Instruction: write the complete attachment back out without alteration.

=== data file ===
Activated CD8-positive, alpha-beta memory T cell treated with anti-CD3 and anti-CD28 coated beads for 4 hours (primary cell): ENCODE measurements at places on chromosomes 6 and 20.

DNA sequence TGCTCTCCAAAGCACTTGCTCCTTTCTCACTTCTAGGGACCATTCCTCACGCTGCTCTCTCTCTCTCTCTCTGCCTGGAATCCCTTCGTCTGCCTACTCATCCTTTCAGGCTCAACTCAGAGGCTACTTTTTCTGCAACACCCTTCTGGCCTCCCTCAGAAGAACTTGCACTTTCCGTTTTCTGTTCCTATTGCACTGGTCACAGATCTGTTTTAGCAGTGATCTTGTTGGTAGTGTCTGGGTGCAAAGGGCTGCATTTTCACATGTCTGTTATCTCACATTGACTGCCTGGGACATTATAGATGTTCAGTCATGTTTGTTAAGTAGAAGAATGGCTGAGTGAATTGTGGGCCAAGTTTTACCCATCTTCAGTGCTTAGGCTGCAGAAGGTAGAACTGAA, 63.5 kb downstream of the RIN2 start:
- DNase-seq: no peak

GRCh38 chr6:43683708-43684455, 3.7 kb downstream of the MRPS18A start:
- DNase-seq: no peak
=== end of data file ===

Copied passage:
Activated CD8-positive, alpha-beta memory T cell treated with anti-CD3 and anti-CD28 coated beads for 4 hours (primary cell): ENCODE measurements at places on chromosomes 6 and 20.

DNA sequence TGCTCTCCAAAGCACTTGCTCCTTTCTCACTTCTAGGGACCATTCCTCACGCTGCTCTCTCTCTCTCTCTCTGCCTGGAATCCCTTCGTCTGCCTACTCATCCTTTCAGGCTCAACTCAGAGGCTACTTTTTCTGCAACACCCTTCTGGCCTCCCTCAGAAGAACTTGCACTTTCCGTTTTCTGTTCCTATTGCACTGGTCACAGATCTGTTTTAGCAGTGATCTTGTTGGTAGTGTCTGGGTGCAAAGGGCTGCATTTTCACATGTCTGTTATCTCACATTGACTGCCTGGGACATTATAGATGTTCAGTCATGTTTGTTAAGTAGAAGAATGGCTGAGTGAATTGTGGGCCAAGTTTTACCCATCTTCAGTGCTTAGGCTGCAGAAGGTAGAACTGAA, 63.5 kb downstream of the RIN2 start:
- DNase-seq: no peak

GRCh38 chr6:43683708-43684455, 3.7 kb downstream of the MRPS18A start:
- DNase-seq: no peak